Although the particular case of Mr. Pérez Triana may be considered as terminated, the Government thinks that, to avoid any further controversies with the United States, it would be most expedient to come to an agreement respecting the nationality of Colombians who, after becoming naturalized in that country, should return to the land of their birth. Some states, especially those which form to-day the German Empire, have agreements made with that object, whose principal stipulation is that the original nationality shall be considered as reestablished after a residence of two years in the old country.

Although established precedents, the laws of equity, and obvious considerations of convenience may be sufficient to form a fixed rule in the matter, it seems preferable to arrive at a permanent settlement of the point by means of an international treaty. The fact is, that as we are not obliged to come to an understanding about this matter on account of forced military service, cases of this kind must necessarily be rare, but although that necessity does not exist, we must take into account the political troubles of the Latin-American Republics and the recognized desire for foreign nationality as a shield against responsibility produced by civil war. The Government is therefore preparing the necessary instructions for its representative in Washington with the object of attaining that result.

3. Chicago Exposition.

The participation of Colombia in the. Columbian Exposition in Chicago, inaugurated with the object of celebrating the fourth century of the discovery of America, was the occasion of expressions of esteem and gratitude on the part of the legation of the United States in Bogota, addressed to this office, accompanied by an Act passed by the Congress of the United States, in which the people and Government of that nation gave thanks to the several governments of the world for their cooperation in the Quadricentennial Exposition.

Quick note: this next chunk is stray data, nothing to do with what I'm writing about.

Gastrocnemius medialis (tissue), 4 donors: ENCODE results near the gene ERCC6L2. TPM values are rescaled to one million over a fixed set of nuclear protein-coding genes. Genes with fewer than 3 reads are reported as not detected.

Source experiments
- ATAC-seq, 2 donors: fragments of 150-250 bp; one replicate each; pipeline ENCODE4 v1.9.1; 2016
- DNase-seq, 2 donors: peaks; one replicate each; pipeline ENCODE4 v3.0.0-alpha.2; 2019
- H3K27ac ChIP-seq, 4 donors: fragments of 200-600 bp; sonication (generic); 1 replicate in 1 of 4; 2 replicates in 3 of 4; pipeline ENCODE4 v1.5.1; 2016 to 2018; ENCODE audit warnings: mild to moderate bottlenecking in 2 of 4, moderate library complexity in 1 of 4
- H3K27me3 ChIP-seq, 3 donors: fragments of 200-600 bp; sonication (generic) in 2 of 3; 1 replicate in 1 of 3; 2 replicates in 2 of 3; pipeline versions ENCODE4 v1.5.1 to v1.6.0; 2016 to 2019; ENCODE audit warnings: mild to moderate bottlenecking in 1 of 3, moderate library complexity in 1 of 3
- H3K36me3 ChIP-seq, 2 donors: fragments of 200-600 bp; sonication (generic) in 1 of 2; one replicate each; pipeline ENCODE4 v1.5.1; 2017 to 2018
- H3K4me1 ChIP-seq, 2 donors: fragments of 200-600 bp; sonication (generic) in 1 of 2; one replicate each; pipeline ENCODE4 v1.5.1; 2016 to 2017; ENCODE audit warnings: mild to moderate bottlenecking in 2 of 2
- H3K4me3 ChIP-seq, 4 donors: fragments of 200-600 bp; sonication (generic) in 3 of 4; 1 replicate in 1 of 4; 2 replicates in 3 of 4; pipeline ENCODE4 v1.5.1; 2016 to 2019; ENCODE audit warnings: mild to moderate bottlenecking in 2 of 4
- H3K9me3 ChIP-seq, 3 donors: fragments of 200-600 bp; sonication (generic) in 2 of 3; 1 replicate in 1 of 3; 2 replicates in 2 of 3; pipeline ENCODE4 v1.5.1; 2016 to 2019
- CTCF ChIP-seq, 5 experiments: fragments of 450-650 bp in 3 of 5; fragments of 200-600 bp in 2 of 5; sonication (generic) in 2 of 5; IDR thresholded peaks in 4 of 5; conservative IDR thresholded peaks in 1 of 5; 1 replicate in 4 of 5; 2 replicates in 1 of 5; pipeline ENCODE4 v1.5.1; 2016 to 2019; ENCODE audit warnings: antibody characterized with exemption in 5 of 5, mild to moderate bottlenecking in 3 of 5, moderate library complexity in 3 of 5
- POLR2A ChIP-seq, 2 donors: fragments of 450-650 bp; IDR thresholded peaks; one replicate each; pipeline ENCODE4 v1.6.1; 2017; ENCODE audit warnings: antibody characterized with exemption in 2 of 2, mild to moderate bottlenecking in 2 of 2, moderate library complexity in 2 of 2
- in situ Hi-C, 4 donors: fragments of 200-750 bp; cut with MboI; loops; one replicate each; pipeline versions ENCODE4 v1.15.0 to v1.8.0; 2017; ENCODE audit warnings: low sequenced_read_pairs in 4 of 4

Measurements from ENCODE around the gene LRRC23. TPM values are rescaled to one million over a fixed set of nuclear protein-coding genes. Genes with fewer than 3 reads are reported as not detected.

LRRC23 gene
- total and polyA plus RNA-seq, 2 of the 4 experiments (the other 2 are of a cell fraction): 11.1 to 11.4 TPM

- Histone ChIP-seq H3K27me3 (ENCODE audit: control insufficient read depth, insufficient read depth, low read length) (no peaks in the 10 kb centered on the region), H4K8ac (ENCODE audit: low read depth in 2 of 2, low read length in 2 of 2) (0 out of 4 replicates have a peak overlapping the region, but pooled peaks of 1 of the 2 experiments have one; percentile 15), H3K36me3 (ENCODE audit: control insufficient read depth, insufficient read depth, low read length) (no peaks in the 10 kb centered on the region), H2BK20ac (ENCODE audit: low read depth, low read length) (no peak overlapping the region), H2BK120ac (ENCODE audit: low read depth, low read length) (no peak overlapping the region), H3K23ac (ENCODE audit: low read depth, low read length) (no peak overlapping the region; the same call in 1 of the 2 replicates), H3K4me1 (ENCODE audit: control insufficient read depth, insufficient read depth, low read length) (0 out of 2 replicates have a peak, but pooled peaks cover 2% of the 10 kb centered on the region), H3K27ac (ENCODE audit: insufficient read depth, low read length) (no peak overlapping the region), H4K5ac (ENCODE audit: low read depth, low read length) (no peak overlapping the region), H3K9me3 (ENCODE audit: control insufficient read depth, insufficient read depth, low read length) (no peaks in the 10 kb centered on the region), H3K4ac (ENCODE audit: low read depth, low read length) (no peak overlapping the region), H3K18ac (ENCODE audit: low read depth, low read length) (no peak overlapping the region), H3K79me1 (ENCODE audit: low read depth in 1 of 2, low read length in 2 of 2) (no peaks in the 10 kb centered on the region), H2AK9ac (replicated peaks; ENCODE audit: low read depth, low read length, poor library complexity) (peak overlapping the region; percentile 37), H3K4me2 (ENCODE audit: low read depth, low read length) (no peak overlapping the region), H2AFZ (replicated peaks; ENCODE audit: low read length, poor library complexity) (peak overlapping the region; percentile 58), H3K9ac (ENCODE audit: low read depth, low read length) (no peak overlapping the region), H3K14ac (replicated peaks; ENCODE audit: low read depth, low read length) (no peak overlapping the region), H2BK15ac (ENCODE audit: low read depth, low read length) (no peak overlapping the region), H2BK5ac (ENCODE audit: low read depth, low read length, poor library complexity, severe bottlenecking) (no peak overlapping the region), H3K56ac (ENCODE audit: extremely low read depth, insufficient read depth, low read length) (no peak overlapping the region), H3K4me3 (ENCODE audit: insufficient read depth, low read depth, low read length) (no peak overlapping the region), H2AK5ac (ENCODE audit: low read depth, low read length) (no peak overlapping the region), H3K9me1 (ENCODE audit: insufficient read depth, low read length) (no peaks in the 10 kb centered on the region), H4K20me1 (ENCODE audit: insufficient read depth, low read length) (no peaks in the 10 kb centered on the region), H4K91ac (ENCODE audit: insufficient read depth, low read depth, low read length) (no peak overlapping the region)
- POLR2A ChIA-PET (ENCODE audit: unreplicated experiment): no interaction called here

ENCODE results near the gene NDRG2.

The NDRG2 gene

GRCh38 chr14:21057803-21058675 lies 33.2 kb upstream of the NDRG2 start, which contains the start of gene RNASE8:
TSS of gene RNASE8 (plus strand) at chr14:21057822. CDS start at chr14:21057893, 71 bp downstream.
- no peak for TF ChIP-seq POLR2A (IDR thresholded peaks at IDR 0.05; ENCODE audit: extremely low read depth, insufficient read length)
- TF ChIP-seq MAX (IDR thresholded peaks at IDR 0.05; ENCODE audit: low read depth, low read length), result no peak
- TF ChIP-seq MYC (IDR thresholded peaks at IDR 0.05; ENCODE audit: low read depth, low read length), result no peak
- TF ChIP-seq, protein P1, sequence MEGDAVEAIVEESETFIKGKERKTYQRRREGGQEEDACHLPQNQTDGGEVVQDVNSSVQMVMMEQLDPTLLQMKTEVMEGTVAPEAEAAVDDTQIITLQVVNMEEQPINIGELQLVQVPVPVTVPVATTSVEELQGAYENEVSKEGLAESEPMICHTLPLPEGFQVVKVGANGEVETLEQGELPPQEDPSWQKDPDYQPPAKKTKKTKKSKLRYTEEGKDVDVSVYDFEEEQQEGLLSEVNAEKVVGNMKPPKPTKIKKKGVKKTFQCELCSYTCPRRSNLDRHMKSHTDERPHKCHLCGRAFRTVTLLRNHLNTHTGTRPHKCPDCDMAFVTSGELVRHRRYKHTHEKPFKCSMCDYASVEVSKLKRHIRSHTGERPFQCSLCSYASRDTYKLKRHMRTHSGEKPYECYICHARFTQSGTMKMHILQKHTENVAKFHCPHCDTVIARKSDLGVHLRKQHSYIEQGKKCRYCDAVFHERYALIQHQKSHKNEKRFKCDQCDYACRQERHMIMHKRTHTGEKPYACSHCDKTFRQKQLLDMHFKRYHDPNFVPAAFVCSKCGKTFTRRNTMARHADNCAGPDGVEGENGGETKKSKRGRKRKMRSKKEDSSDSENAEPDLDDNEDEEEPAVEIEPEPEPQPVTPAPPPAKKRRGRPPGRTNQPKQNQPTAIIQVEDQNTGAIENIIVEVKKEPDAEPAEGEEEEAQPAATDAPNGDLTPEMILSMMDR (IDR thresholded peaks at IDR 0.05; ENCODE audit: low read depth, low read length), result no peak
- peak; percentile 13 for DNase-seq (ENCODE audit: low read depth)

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4. Closure of ports during cholera.

The measures taken by the Government in 1892 to protect the towns on the Atlantic coast from contagion from the Asiatic cholera by the closure of the ports against vessels proceeding from infected or suspicious places, caused the U. S. Government to claim that their vessels should be exempted from such a measure, and claiming, with justice, that the epidemic had not declared itself in any part of the United States.

The home office having resolved to empower the authorities on the coast to decide each case on its own merits, the press of this capital and of other places declared the closure to have been stopped in favor of the United States on account of the Government at Washington having declared its intention of opening our ports by force. It was evident that this false report tended to diminish the cordiality cultivated by the United States with Colombia, as it made the Government of that country appear to ignore the sovereignty of the Republic in the most flagrant manner; and it was also evident that it made this Republic appear to be insensible to so great an insult, and to tolerate the violation of her most sacred rights. For these reasons it was necessary to rectify these assertions, and to this end a note was passed to the American legation in this city, in which, having explained the causes thereof, it was asked whether the President of the Union had given any order resembling that which had appeared in the public papers. The representative of the United States certified not only that such orders had not been communicated to the legation, but that having asked the Secretary of State whether any such orders had been transmitted to any agent of their Government, it had received an answer in the negative.

5. Defense of our rights over the islets Roncador and Quitasueño.